Well, this is like the normal XenDesktop lifecycle process for updating an image and it will take more or less the same time like it would take in a typical shared storage environment. The difference to normal local storage usage is that with IntelliCache the image does not need to be copied fully to the local storage. IntelliCache automatically fills the local cache when the first VM is started with the data that is essentially read by the VM. So the update process is much faster and uses much less bandwidth compared to “normal” local storage usage.

What about agility of the VMs? Can my VM be started on an arbitrary host?
Yes. As the single VMs have no hard-coded relationship to the servers they can be started on whatever host in the pool you would like to. IntelliCache takes care automatically about filling and using the local disk cache.

Will this solution support individual / dedicated desktops that keep their images changes after reboot?
In fact it does! Read more about it in the following paragraph as this is more to talk about J

What will happen in case my local storage runs out of space e.g. by Thin Provisioning?
This is something that is covered by IntelliCache. As there is a relationship to the shared storage system (think: It’s just a caching system, no copy process), IntelliCache can transparently fall back to shared storage usage in case local storage runs out of space. Certainly the local storage space sizing has to be done appropriately as nobody wants to design an IntelliCache solution which at the end serves 95% of the data from shared storage because of too small local disks. But everyone might want to do a pretty aggressive storage sizing with use of ThinProvisioning to save cost. With IntelliCache the risk of VM bluescreen because of filled-up local storage has vanished.

Sounds great, so I can leverage local storage by keeping the advantages of central management with IntelliCache? Yes, you absolutely can. Indeed you can also leverage the concept of building blocks much further. Just think of what would happen if you enhance your environment by a new server? Right! You get CPU performance as well as storage performance and scalability will increase linearly while you likely will not have to invest in new central storage. There are a lot of more discussions about how much savings you can get by IntelliCache on other places, that’s why I don’t want to go into more detail during this thread. Hopefully there’s a calculator available soon on that…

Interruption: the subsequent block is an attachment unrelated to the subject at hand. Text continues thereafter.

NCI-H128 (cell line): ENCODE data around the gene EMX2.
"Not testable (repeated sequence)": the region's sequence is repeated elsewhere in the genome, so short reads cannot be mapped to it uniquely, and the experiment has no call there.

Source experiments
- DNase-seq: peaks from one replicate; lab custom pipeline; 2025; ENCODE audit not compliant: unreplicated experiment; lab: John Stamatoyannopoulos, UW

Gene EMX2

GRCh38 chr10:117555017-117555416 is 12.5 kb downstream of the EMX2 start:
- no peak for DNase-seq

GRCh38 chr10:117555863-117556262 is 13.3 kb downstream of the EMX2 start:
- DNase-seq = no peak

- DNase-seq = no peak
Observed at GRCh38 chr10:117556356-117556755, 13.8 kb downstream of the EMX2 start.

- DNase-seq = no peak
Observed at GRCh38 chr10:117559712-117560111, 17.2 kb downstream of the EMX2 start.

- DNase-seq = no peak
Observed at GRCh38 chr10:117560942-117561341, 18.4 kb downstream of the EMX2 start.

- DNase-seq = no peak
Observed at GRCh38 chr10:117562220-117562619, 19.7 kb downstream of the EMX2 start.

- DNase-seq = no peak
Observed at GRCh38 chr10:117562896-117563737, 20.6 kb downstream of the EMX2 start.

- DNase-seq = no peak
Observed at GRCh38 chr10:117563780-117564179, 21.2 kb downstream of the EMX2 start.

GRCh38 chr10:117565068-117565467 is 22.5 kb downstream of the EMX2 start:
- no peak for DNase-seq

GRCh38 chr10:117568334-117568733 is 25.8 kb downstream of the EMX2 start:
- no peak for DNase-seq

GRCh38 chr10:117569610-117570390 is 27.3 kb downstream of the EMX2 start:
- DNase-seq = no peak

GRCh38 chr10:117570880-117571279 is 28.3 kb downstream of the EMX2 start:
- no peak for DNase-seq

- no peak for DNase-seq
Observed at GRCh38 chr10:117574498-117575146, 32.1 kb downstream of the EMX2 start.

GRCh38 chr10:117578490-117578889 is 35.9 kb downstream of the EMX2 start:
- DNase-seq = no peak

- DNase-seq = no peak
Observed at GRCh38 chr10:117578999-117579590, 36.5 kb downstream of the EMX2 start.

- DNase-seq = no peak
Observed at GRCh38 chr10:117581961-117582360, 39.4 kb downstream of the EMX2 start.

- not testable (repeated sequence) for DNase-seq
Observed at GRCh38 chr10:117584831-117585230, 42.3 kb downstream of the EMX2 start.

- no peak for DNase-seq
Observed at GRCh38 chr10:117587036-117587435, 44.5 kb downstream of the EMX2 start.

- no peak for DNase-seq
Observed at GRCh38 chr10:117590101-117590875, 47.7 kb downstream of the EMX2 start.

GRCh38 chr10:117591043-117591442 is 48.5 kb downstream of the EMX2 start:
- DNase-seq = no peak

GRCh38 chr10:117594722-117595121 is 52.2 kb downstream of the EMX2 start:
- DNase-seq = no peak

IntelliCache is fine for pooled desktops, but what about dedicated desktops?

Well, this is also something that has been considered in the IntelliCache concept. Most likely when using dedicated desktops you don’t want to rely on your local storage purely when talking about user customizations. Therefore IntelliCache writes all user changes of a desktop image locally as well as to the shared storage. This keeps your user customizations persistent even in the case of a local disk subsystem failure of your server. The desktop VM will simple be restarted on another server and here you go again!

As a positive side effect these VMs will also be fully agile! This means customers can use XenMotion functionality to live-move their desktops from one host to another getting further availability e.g. for maintenance purposes.

In the dedicated case you will not benefit from the write reductions to the shared storage like you would in a pooled world. However the read caching fully takes place which also massively reduces load on the shared storage system and hence saves cost.

Ever thought about using RAID 0 for local disks?

Many customers considering local storage for desktops, will notice that performance of the local storage subsystem gets more important. You might want to have a closer look at battery-backed RAID controllers as well as SSD disks to get best performance. Apart from that technology decision it’s also important to discuss the different RAID levels. For local installations often RAID 1 is used to create redundancy of the installation. Have you ever thought about using RAID 0 which could improve write performance by 100% compared to RAID 1? You probably wouldn’t think about moving to RAID 0 if you are talking about user desktop customizations and risk losing them by essentially relying on availability of a single disk. So the “typical” local storage use case as outlined some paragraphs above likely would stay at secure RAID solutions like RAID 1. But what about IntelliCache? We just learnt that pooled as well as dedicated desktops can easily and completely be recovered from shared storage in case local storage fails. So RAID 0 potentially is an option for IntelliCache configurations. Yes … another good reason to give IntelliCache a favour compared to standard local storage usage for virtual desktops.

 

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Kees Baggerman

Kees Baggerman is a Staff Solutions Architect for End User Computing at Nutanix. Kees has driven numerous Microsoft and Citrix, and RES infrastructures functional/technical designs, migrations, implementations engagements over the years.

One comment

  1. […] comments I got while getting this reviewed was why there’s no mention of XenServer’s IntelliCache. I didn’t want to mention IC as it’s disk-based instead of RAM-based so although you […]